Ukrainian T-64BM Tank Blows Russian Anti-Aircraft Cannon To Smithereens With Well-Aimed Shot
This footage shows a Ukrainian T-64BM tank blowing a Russian anti-aircraft cannon to smithereens with a well-aimed shot.
The images show the Russian anti-aircraft cannon having been detected by a Ukrainian drone before the footage shows the Ukrainian T-64BM tank hiding among some trees.
It fires a well-aimed shot and obliterates the Russian war machine. It then fires a second shot that destroys a nearby building.
The ruined building immediately catches fire, with drone images then showing that there was a Russian armored vehicle hidden inside the building. A white ‘Z’ can be seen on the destroyed vehicle.
The ‘Z’ is one of the symbols, as well as the letters ‘V’ and ‘O’ that can be seen painted on Russian military vehicles taking part in the invasion of Ukraine.
The footage was obtained from the 22nd Motorized Infantry Battalion, also known as the Kharkiv Battalion, of the Ukrainian Ground Forces, on Friday, August 19, along with a statement saying: “The weapon – no matter how cool it is – is controlled by brave Ukrainian soldiers who have been defending the Ukrainian land from the Russian occupation forces for the 177th day of the war.
“During reconnaissance in the area of ​​responsibility of the 22nd Separate Motorized Infantry Battalion, our soldiers discovered enemy armored vehicles.
“The servicemen nicely demonstrated how they hit the ZU-23-2 from a T-64BM tank, which the invaders thought was securely hidden.
“We destroy the Russian invaders along with their armored vehicles. The enemy will be destroyed, and the Ukrainian land will be completely cleansed of enemy invaders.”
The T-64BM ‘Bulat’ is a Ukrainian tank that has been produced in the country since 2005. It is a modified version of the Soviet T-64.
The ZU-23-2 is a Soviet-era anti-aircraft autocannon that can be mounted on armored vehicles, as seen in the footage.
The images were also relayed by the Office of Strategic Communications (StratCom) of the Armed Forces of Ukraine.
Zenger News contacted the 22nd Motorized Infantry Battalion for further comment, as well as the Russian Ministry of Defense, but had not received a reply at the time of writing.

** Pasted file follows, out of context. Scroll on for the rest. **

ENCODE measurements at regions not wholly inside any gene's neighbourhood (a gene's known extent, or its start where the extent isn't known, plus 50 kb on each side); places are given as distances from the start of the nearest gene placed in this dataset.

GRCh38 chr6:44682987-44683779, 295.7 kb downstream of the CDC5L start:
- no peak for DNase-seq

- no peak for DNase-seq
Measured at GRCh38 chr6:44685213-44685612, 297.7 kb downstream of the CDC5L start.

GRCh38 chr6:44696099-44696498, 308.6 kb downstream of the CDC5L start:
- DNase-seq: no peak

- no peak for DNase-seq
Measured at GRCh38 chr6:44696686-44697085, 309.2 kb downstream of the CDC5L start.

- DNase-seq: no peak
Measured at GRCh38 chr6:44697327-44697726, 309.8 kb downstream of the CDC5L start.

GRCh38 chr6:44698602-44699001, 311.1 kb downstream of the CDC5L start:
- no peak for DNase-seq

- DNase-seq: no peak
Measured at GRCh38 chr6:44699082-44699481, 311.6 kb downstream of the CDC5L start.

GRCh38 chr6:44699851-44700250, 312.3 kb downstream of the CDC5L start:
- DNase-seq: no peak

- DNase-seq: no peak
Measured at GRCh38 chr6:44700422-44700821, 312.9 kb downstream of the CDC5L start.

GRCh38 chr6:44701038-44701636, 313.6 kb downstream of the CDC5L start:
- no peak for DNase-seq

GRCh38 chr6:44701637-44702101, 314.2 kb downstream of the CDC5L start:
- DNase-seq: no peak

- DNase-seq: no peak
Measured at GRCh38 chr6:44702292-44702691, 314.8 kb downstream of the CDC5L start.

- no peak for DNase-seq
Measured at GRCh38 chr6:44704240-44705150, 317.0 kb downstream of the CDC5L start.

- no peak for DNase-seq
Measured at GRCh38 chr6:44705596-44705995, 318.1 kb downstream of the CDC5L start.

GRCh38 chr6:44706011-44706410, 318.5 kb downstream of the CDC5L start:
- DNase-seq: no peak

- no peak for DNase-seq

Russia invaded Ukraine on February 24 in what the Kremlin is still calling a “special military operation”. Friday marks the 177th day of the war.
The General Staff of the Armed Forces of Ukraine reported that between February 24 and August 19, Russia had lost about 44,700 personnel, 1,899 tanks, 4,195 armored combat vehicles, 1,016 artillery units, 266 multiple launch rocket systems, 141 air defense systems, 234 warplanes, 197 helicopters, 795 drones, 190 cruise missiles, 15 warships, 3,130 motor vehicles and fuel tankers, and 94 units of special equipment.
Russia has claimed that its casualties have been much lower, but provides infrequent updates on its latest figures. The Pentagon said last week that Russia had suffered between 70,000 and 80,000 casualties – deaths and injuries – since the beginning of its invasion.
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United Nations Secretary-General Antonio Guterres has said that he is “gravely concerned” about the situation at the nuclear power plant – Europe’s largest – and has called on the Russian military to urgently withdraw from the site. He added: “We must tell it like it is – any potential damage to Zaporizhzhia is suicide.”
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“The heavy attrition of Russian Main Battle Tanks in Ukraine is highly likely partially due to Russia’s failure to fit and properly employ adequate Explosive Reactive Armor (ERA)”, British intelligence said in a statement on Thursday, August 18.
The statement also said: “Used correctly, ERA degrades the effectiveness of incoming projectiles before they hit the tank. This suggests that Russian forces have not rectified a culture of poor ERA use, which dates back to the First Chechen War in 1994.”